Investopedia Advisor submits: Technology stocks, more specifically semiconductor stocks, are on the ropes, but they won’t stay there forever. In fact, going forward they will be an integral part of technological advancement. Bank on it. Here is my current take on the two biggest chip makers:
Intel (NASDAQ:INTC): Analysts figure the company will earn 80 cents per share in 2006 and $1.05 in 2007. That’s a decent growth rate, but that’s not too impressive for a $17 stock. Plus, given the weakness in the PC market and AMD’s efforts to continue to capture market share, I really question the 2007 estimate.
It has roughly $7 billion in cash on its balance sheet, minimal debt, is well financed, and appears to be able to grow without tapping the equity markets. I am also very impressed with their continued ability to roll out new products including Woodcrest, a server-oriented processor that’s getting some good reviews.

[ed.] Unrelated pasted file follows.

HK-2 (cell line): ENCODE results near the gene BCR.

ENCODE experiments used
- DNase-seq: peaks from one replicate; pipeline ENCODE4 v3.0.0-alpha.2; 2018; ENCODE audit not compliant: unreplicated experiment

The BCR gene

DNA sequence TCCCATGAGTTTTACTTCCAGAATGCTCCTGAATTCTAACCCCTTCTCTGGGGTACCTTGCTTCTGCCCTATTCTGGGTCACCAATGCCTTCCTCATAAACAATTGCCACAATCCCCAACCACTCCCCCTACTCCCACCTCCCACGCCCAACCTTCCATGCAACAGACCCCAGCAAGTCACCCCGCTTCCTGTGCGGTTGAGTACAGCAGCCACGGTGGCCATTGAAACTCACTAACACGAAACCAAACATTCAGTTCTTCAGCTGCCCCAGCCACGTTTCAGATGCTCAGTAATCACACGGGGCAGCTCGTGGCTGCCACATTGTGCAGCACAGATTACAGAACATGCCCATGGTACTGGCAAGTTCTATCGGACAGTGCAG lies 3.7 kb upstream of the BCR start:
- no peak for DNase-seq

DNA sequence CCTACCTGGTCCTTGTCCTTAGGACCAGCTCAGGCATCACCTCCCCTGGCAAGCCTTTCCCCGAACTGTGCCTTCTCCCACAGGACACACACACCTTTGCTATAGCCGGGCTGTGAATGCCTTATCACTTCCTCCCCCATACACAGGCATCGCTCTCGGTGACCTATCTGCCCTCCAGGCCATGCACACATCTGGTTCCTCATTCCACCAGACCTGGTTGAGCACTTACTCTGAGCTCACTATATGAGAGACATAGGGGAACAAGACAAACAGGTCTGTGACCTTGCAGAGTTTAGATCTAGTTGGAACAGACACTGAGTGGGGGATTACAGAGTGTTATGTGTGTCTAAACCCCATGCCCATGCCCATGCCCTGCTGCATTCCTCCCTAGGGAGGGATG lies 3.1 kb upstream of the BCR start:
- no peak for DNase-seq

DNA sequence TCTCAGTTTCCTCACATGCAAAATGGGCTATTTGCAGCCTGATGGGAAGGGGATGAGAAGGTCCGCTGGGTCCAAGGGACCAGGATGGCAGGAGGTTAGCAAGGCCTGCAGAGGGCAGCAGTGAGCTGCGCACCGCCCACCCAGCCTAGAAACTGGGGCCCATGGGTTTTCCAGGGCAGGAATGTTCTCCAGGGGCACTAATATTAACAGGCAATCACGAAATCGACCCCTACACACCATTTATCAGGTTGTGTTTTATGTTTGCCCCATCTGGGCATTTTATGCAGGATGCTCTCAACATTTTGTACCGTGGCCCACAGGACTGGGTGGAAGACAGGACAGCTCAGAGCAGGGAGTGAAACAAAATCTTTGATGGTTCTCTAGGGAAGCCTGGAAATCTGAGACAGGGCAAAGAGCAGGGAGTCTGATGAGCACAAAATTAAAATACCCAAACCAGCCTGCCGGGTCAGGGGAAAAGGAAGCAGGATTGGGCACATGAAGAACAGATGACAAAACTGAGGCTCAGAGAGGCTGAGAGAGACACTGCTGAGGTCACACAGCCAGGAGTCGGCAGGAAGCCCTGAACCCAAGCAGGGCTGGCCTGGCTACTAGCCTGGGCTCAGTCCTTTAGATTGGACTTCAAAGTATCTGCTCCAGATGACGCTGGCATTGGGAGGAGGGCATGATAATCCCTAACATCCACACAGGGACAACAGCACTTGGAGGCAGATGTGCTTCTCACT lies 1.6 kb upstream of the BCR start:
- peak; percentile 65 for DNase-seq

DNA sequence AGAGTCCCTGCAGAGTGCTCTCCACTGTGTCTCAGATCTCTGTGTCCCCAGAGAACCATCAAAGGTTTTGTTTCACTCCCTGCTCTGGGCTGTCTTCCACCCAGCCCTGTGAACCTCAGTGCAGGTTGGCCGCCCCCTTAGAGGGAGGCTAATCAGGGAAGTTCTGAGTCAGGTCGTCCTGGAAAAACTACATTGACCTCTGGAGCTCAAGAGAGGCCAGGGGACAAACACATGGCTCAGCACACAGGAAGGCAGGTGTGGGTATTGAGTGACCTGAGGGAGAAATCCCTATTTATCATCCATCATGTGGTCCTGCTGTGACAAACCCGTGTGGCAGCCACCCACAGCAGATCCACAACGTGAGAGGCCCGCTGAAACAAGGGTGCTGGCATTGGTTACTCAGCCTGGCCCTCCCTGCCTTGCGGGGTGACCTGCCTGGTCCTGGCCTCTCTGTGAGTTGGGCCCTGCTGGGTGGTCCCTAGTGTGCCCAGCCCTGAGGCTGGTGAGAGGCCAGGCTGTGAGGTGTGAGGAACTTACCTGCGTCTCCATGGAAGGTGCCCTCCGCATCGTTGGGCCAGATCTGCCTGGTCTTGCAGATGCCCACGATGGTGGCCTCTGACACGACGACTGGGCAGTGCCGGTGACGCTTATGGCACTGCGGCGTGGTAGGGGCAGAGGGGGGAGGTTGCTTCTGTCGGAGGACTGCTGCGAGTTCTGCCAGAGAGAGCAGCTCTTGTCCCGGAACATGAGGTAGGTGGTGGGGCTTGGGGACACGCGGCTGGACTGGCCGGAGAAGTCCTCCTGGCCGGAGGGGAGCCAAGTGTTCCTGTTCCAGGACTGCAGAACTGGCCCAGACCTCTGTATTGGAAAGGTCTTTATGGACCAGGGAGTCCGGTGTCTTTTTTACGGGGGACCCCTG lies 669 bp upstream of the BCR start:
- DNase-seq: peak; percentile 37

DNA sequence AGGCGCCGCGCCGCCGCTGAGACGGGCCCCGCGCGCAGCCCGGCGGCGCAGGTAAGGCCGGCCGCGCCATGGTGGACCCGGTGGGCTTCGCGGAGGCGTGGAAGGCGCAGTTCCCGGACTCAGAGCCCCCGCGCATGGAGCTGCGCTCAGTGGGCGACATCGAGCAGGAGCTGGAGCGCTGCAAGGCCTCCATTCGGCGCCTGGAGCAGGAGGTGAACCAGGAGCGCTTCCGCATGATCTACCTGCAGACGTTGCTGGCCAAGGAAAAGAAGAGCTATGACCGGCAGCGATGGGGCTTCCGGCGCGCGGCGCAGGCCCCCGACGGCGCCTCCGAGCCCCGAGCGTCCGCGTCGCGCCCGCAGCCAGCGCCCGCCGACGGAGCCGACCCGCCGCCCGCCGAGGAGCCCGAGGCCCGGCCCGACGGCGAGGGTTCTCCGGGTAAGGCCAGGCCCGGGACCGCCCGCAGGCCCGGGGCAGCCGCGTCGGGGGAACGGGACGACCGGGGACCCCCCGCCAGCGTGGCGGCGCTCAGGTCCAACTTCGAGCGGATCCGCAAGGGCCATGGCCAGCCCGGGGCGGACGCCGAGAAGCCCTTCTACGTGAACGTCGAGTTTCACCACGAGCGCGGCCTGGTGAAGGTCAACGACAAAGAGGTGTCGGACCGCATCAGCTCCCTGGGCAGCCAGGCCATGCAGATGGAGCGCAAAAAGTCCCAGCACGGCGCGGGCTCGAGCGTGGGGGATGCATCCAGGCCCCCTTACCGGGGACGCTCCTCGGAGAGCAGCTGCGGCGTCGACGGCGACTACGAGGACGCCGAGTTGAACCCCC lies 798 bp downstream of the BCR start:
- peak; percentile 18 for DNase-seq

AMD (NYSE:AMD): They go head to head with Intel, and their technology in many instances is as good or better then the 800-pound gorilla in my opinion. The company sports about $5 cash per share on its balance sheet, and has minimal debt, like Intel. It is also expected to grow its earnings from $1.10 a share in 2006 to $1.28 per share in 2007. But like the situation at Intel, I think that 2007 is a bit too rich. I also think that tax loss selling could pull this stock down a bit further in the coming months.
Put simply, I like Intel and AMD. I think the pie is big enough for both players to operate. It’s just that I don’t see any near term catalyst for these stocks. So I am warning against bargain hunting at this point. Again, I think that these stocks should have a great run over the next three to five years. But, I would wait for a more opportune entry point before committing any funds.
INTC 1-year chart:
AMD 1-year chart:
By Glenn Curtis, Contributor - Investopedia Advisor
At the time of release Glenn Curtis did not own any shares in any of the companies mentioned in this article.